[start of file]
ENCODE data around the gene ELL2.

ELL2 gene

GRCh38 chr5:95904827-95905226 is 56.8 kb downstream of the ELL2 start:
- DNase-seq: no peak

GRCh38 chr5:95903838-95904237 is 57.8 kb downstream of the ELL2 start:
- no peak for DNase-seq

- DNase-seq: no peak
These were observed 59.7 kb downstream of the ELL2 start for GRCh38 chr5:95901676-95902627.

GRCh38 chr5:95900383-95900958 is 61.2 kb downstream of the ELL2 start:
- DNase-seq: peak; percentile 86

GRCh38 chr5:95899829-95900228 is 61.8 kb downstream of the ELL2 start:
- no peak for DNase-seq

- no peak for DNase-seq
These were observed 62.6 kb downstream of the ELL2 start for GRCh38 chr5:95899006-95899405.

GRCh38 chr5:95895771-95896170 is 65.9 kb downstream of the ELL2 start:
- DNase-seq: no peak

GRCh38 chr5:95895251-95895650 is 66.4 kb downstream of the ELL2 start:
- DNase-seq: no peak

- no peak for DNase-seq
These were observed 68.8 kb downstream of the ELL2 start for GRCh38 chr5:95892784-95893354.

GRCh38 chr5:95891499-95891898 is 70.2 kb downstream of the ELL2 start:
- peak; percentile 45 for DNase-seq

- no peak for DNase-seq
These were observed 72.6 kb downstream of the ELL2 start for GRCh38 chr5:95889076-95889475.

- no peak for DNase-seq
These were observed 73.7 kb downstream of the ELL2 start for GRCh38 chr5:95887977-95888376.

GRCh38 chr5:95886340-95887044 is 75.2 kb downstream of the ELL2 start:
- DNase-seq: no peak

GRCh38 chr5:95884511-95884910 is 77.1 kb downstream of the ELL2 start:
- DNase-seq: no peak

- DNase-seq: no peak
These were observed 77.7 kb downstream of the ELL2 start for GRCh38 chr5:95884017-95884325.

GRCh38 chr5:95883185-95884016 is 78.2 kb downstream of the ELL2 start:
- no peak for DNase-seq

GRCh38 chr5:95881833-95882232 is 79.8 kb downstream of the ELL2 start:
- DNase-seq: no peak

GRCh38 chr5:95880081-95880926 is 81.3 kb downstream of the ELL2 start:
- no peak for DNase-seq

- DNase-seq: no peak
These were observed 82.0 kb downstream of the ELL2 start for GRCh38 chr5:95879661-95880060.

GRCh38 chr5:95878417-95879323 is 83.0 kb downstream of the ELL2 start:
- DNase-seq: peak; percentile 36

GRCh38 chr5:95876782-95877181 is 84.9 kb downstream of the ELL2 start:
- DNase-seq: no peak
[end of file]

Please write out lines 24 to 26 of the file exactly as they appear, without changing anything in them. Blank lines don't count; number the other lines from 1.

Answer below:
These were observed 72.6 kb downstream of the ELL2 start for GRCh38 chr5:95889076-95889475.

- no peak for DNase-seq
These were observed 73.7 kb downstream of the ELL2 start for GRCh38 chr5:95887977-95888376.